(TNS)—Fall’s cooler temperatures and moderate rains create a time frame for getting cool-season fescue lawns back in shape. Here are some tips from Virginia Master Gardeners on the best ways to get your lawn green and growing again.
Seed selection. When selecting fescue grass seed for lawn renovation or over-seeding a mature lawn, read the label that gives the content of the bag. Look for a product that contains several different types of fescue to avoid a monoculture. This will help insure that a problem that may exist with a single cultivar won’t adversely impact the whole bag. Also, make sure seed makes good contact with soil or it won’t germinate.
Use right aerator. A core aerator removes small cores of soil (when finished, leave those cores on the ground because rain will “melt” them back into the soil). Nail-like spikes do not properly open up the soil’s surface.
Mowing frequency. Mow your lawn frequently enough so that you never remove more than one-third of the blade at one time. Like most plants, grass makes its own food by a process called photosynthesis. This occurs in the blades of grass, so removing more than one-third of this “food factory” at one time stresses grass. Also, allow newly sprouted grass shoots to develop a solid root base before mowing — two to three weeks.
Mulching. If you have or are in the market for a mulching lawnmower, leave clippings on the lawn to help boost nitrogen levels in the soil; the clippings decompose quickly enough to avoid any thatch buildup.
Consider a smaller lawn. Large rectangles of pure turfgrass can be boring. Consider boosting your landscape’s eye appeal with ornamental gardens of shrubs, trees, perennials, hardscape and such. It’s also a good time to introduce some native, wildlife-friendly plants into your landscape.
Read directions and labels. This is sound advice when using any product, but it is especially important when using chemical products for weed control. These products will have precautionary instructions that purchasers are expected to follow for the well-being of both the landscape and the user.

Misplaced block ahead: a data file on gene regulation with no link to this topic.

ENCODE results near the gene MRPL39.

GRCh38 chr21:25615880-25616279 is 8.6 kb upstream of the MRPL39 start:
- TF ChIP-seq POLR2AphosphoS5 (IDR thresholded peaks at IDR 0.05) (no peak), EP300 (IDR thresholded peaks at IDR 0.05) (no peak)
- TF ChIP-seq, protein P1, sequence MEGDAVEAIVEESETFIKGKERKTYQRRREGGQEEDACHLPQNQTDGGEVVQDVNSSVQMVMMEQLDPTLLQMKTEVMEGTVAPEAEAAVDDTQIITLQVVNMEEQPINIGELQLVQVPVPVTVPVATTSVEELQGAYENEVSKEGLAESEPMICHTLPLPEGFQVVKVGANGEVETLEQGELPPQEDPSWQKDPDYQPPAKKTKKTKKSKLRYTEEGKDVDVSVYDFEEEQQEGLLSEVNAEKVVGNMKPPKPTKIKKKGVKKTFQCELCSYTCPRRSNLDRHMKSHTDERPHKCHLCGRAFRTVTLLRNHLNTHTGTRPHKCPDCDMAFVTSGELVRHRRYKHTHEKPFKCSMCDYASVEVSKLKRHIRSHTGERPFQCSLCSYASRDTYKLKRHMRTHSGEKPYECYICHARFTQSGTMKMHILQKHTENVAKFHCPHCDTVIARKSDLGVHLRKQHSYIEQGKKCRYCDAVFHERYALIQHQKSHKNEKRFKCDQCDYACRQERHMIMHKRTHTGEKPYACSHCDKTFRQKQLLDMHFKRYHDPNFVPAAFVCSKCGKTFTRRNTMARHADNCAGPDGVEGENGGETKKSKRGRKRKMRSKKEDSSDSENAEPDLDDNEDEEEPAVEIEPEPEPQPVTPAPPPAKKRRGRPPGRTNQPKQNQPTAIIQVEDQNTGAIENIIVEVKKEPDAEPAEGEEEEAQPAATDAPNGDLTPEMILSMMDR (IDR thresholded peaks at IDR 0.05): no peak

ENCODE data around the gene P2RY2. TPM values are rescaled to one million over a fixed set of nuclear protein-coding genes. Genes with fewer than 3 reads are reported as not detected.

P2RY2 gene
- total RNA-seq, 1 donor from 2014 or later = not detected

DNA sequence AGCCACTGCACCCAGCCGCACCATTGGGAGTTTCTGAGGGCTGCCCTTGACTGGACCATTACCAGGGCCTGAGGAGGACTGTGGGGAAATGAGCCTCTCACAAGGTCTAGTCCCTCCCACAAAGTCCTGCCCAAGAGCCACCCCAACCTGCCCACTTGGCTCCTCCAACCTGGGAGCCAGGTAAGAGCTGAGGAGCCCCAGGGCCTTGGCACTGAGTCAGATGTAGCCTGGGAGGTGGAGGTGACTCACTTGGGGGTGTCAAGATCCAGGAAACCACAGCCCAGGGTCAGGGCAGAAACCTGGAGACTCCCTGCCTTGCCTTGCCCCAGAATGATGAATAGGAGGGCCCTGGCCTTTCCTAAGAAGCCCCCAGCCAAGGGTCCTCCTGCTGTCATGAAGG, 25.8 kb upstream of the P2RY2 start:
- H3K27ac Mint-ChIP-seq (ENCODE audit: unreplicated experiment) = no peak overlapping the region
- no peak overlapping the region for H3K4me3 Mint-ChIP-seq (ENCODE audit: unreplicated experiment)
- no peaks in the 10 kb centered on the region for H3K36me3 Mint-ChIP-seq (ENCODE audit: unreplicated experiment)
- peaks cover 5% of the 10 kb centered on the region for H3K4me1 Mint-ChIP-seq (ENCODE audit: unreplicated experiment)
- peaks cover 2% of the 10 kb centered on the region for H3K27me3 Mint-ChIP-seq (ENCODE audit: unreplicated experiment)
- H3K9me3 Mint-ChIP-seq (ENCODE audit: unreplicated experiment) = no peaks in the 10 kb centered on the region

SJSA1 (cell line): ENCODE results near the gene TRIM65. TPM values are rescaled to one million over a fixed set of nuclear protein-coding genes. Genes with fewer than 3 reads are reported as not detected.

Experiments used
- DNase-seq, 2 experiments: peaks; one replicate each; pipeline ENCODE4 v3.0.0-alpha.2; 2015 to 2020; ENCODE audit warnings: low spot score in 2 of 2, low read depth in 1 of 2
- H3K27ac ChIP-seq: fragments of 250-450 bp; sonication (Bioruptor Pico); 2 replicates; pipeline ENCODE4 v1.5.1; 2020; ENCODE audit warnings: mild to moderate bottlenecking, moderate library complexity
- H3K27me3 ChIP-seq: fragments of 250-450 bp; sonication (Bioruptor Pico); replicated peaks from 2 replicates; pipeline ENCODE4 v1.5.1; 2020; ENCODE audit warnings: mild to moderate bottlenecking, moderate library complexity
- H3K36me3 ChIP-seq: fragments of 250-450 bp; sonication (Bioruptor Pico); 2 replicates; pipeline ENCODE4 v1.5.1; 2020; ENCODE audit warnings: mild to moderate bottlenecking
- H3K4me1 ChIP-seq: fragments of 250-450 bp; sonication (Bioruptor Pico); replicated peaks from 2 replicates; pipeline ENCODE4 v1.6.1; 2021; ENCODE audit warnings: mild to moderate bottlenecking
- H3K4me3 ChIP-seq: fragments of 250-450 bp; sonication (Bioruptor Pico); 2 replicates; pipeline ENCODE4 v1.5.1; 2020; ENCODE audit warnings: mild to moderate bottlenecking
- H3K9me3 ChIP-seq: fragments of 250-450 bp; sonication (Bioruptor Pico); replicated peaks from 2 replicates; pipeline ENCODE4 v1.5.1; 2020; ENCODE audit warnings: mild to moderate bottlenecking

Also, make sure you properly identify a weed so you use the correct weed control product.
Be patient. A nice fescue lawn can take up to a couple of years to establish itself.
Common lawn-care mistakes for your cool-weather lawn.
Not having a current soil test. Virginia Cooperative Extension recommends testing your soil at least once every three years. Trying to establish or maintain a lawn without knowing your soil’s fertility and pH requirements can potentially be a waste of money and even harmful to your lawn.
Applying fertilizer to fescue turf in the spring. Growing conditions for fescue are ideal in the fall. If the recommended three fall fertilizations are followed, there is no need for spring applications.
Over watering. Ideally, lawns should get a one-inch deep watering weekly. However, if you are over-seeding, frequent light watering until the new seed has rooted will prevent the new seed from washing away or drowning.
Incorrect mowing height. Fescue should be maintained at a height of at least two inches. It is especially important to follow this in the warmer months. The tall grass shades the surface of the ground, keeping the roots cooler and retaining moisture. The tallness also inhibits weed growth, because most weeds are sun lovers.
Applying chemical weed control over the tops of leaves. This is usually a waste of time and money. One solution to this is to mulch mow the leaves beforehand, thereby getting the benefit of both the leaves and the chemical. Also, avoid applying any chemicals to a newly established or overseeded lawn until after at least two mowings.
Attempting to grow grass where grass doesn’t want to grow. Fescue is considered to be shade tolerant, but no type of turf grass thrives in full shade. Trying to make grass grow in full shade is an exercise in futility, particularly when it must compete with trees for water. Consider extending mulched areas under trees and incorporating shade tolerant plants. Or it could be a good opportunity to cultivate a lovely green carpet of moss.
Kathy Van Mullekom is the garden/home columnist for the Daily Press in Newport News, Va.
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